Now in its seventh year, the Keegan Theatre’s annual production of Matthew J. Keenan’s An Irish Carol has become a favorite Washington DC holiday tradition. It’s easy to see why. A quintessentially Irish take on Dickens’ classic, A Christmas Carol, Keenan’s play offers a holiday-perfect tale of redemption and the power of love. Of course, we know from the start how the story will resolve. Yet the route taken towards the tale’s joy-filled outcome is powered by empathetic and believable contemporary characters who, well-directed by Mark A. Rhea, engage in a series of often heartfelt and sometimes purposely stunted conversations.
All joie de vivre seems to have been scrubbed clean from the crotchety David, proprietor of the Dublin pub in which the play takes place. He lumbers around the bar like a wounded and angry bear, trodden by his memories and buried in his make-work. Played once again by the esteemed Kevin Adams, David communicates as much by his defeated posture and haunted silences as by the cold commands he issues to his Polish barman, Bartek. Yet, however expressionless his face, Adams wisely refuses to erase the pain that emanates from David’s eyes. As Keenan adheres faithfully to Dickens’ time-honored storyline of eventual redemption, we wait eagerly for how, not whether, his cold and cruel façade will crack.
Plenty of lively characters try to penetrate David’s isolation, mostly without success. His brother Michael, played with passion by Michael Kozemchak, comes by to invite David to his family’s Christmas dinner. The ensuing conversation is rich, genuine, and painful to anyone who has suffered a long-term family rift. It has been years since David has even seen Michael’s sons, and now a third child is on the way. As happens every year, Dave declines. He is too “busy,” he claims – though it is obvious to all that his business has slowed to a crawl. This time, Michael vows will be the last time he prostrates himself before his abrasive brother.
Frank (Timothy Hayes Lynch) and Jim (Mark A. Rhea), loyal friends who no longer expect anything but gruffness from David, enter the bar this Christmas Eve for a celebratory drink. They are among the dwindling clientele of David’s old-school pub. Many other patrons of the once-lively place have been put off by the owner’s surly attitude, and they prefer livelier, hipper bars. Lynch is funny and endearing as the gangly, often inappropriate, and increasingly drunk Frank. He and the kindly Jim move the story along, giving us hints about the younger, kinder, more gregarious David and what soured him on life. As with Scrooge, there was once a woman whom he adored, and who rejected him when he turned full-throttle to avarice.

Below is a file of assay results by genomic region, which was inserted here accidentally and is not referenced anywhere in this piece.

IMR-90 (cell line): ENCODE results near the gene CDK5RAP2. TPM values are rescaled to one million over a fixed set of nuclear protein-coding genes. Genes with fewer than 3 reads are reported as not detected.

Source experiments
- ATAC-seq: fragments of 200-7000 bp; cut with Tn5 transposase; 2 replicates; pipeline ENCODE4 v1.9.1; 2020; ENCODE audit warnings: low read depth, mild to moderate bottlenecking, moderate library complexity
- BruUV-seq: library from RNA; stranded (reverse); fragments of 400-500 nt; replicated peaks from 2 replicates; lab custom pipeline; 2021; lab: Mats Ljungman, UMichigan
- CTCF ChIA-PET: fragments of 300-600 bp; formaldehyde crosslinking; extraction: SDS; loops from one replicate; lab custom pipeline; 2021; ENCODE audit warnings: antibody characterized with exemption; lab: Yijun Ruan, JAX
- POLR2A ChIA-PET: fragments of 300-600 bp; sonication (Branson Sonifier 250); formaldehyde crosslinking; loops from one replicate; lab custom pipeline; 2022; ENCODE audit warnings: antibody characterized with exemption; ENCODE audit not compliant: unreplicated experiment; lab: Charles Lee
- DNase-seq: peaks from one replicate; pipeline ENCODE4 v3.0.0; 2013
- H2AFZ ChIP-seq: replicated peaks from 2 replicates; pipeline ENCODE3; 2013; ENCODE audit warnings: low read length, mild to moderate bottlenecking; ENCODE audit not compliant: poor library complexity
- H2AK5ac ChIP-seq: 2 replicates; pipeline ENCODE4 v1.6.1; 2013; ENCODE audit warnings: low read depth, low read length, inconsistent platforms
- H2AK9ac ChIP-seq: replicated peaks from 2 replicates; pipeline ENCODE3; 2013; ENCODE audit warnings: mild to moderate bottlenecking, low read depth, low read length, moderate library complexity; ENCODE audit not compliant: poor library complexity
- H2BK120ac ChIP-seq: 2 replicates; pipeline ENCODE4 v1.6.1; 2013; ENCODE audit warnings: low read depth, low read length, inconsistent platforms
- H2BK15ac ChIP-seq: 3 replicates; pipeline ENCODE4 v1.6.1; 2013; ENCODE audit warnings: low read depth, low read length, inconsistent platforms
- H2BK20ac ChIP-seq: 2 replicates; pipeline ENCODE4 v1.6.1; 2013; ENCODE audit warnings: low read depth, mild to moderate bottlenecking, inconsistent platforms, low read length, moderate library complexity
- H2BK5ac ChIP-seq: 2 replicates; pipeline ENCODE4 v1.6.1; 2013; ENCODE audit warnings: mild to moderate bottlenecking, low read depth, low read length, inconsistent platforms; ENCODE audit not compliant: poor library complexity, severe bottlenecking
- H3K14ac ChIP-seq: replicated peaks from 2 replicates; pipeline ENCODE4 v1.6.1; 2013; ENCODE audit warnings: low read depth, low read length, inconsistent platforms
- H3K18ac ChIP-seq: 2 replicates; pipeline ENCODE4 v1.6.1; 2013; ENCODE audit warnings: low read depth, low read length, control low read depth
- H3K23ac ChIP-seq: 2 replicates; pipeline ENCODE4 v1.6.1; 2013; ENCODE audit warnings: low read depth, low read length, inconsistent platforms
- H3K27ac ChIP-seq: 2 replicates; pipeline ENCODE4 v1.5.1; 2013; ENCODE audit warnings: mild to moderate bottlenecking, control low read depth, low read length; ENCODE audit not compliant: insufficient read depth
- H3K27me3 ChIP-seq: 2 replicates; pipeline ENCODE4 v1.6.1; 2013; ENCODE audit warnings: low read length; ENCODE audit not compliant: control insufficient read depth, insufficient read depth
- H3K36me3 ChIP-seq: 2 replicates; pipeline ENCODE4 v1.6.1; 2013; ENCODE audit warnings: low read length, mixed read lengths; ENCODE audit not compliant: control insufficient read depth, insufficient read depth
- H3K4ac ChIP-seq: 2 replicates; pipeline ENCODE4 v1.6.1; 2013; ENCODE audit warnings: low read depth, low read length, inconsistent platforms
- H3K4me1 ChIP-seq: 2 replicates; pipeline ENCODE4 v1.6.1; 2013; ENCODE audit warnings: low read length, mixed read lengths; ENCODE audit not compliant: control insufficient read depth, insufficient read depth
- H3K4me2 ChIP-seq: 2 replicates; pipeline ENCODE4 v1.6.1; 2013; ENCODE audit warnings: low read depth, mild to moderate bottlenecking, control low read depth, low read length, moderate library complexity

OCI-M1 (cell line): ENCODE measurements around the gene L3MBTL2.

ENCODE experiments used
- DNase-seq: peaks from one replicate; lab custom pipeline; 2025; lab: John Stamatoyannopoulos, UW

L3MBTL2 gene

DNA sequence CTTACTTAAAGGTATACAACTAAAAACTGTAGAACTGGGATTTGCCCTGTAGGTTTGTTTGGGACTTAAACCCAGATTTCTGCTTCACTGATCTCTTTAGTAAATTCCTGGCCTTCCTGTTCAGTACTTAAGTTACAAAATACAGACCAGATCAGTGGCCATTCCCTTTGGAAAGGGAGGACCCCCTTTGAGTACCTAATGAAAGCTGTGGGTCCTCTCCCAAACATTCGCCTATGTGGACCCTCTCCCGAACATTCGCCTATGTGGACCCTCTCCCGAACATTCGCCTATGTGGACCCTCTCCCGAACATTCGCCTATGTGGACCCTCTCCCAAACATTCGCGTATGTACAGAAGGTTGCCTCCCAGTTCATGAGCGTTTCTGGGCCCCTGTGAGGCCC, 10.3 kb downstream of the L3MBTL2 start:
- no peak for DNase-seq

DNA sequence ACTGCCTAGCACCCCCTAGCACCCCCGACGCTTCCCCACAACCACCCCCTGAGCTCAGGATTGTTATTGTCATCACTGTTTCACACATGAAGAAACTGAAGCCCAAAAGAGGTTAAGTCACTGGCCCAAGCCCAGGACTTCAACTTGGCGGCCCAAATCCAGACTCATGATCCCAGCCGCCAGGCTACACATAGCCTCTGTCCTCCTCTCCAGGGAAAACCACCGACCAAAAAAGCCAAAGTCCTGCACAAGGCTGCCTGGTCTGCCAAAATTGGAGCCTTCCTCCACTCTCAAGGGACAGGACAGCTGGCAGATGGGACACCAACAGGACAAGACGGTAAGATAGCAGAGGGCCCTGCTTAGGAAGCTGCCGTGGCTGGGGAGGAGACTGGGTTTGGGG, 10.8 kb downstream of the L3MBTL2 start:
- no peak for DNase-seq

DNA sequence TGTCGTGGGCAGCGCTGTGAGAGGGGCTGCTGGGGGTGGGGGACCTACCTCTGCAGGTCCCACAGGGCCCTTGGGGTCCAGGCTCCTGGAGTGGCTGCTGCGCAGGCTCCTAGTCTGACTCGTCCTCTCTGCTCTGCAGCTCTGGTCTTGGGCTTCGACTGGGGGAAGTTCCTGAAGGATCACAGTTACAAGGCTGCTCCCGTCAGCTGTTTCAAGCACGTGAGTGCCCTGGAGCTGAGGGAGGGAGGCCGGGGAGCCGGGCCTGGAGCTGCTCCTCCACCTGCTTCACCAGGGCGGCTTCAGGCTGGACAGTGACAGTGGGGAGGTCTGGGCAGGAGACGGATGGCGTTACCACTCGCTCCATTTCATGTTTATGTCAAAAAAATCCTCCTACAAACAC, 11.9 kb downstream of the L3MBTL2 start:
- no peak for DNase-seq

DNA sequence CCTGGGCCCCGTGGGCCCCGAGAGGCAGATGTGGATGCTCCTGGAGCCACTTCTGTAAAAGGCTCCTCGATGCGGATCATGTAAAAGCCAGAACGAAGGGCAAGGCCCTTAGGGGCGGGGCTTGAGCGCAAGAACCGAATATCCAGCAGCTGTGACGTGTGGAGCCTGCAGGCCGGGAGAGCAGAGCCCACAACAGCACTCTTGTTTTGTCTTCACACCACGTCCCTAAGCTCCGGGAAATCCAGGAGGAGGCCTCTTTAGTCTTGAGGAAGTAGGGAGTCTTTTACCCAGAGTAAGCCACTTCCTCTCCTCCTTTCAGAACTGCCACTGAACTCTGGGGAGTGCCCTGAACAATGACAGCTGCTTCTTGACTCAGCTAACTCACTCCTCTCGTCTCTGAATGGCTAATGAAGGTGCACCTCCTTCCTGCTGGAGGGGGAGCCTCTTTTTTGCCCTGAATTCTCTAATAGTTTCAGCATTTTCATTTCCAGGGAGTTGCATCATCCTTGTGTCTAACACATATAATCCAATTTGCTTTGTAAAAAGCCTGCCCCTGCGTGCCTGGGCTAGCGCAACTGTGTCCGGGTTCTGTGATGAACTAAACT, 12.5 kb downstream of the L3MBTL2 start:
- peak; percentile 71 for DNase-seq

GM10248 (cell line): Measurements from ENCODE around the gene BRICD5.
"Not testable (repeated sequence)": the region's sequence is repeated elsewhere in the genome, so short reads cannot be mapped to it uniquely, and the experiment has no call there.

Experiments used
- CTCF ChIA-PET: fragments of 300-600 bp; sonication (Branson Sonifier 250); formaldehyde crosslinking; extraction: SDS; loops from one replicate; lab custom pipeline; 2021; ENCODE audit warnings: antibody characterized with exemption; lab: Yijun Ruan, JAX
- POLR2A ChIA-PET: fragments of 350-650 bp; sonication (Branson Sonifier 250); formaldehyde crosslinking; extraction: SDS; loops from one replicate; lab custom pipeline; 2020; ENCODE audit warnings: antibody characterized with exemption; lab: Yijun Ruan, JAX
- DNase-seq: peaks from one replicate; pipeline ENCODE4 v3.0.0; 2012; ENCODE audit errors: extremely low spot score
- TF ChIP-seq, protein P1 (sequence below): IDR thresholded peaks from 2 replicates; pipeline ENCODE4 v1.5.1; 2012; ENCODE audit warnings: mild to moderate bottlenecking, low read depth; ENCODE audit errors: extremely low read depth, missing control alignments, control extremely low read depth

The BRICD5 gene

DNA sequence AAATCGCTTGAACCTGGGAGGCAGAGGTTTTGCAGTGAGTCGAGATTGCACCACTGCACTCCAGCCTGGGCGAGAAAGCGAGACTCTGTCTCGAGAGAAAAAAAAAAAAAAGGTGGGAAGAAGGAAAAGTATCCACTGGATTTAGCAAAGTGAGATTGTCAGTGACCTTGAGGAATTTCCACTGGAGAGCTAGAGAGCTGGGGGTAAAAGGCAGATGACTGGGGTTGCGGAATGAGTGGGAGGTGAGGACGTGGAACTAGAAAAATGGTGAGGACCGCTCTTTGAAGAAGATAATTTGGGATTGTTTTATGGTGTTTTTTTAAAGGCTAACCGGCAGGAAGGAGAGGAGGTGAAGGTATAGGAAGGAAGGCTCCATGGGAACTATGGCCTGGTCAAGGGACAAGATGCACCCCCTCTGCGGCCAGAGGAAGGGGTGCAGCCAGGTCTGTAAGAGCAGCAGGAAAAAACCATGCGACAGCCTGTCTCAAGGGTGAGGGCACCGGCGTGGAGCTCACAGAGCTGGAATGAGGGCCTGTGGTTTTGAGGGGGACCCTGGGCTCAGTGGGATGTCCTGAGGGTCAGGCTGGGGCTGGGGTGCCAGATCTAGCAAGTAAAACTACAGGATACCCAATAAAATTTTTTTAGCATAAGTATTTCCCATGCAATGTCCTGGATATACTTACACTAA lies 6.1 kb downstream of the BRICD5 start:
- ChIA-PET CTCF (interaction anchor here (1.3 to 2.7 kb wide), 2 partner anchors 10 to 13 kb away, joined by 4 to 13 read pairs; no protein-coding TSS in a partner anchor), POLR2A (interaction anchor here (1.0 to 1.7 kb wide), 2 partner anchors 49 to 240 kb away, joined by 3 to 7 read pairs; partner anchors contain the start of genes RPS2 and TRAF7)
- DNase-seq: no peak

Two episodes in this compact, ninety-minute play conspire to pry open David’s sordid, self-created isolation booth. The first occurs when he is visited by the cocky young Simon, a former pub employee played masterfully by Christian Montgomery. He is accompanied by his fiancee Anna, imbued with good sense and compassion by Caroline Dubberly. Simon is now part of a business partnership aimed at gobbling up Dublin’s most charming old pubs and transforming them into chic, history-inflected watering holes for the city’s young elite. Anna is repulsed by Simon’s slick and repeated attempts to pressure the unyielding David to sell his failing pub. The couple’s argument, played out in full view of the bar patrons, stirs David to reimagine the path he once took toward misery when his beloved Bernie left him.
The second episode involves Richard (played marvelously by Daniel Lyons), David’s former business partner Bernie’s eventual husband. Bernie appears with a letter left by David’s lost love. She was buried just a year ago, also on Christmas Eve. Their gut-wrenching conversation, an emotional peak of this drama, is surpassed only by David’s wordless yet spellbinding reaction to Bernie’s missive.
The fine performances, many by Keegan’s excellent company, were marred by the fact that virtually all the Irish characters often fell out of their Irish accents, ‘defaulting’ to standard American English and breaking the spell of the play. This was unexpected from such experienced actors, and in a theater that champions Irish plays. One hopes that their speech will be corrected quickly, and the magic restored.
Interestingly, and much to his credit, it is Josh Sticklin as Bartek, David’s bartender, who maintains his Polish character (and his accent) perfectly throughout the show, and who is among the most affecting of Keenan’s characters. Seeking a better life for himself, his wife, and disabled young daughter (shades of Tiny Tim) Bartek emigrates to Ireland and is willing to work hard for his irascible boss with the hope of eventually getting ahead. Sticklin is absolutely outstanding in this role, and heroic in his capacity to absorb David’s cruelty while never losing his own humanity and optimism. The coincidental bond he forges with Anna is among the loveliest and most-uplifting parts of the play.
It is always a treat to see fine performances in the lovely Keegan Theatre, and this production is no exception. Playwright Keenan, who also designed the set, is aided admirably by Cindy Landrum Jacobs’ set dressing and properties design, Kelly Peacock’s costumes, Dan Martin’s lighting design and Jake Null’s sound design, which provides constant reminders of the cold and frigid night that rages outside of the pub’s front door. It’s no wonder that each of the characters seeks solace and understanding within the pub’s solid walls. We’d all do well to linger in David’s pub awhile, reminding ourselves of what is important in life.
Running time: 90 minutes with no intermission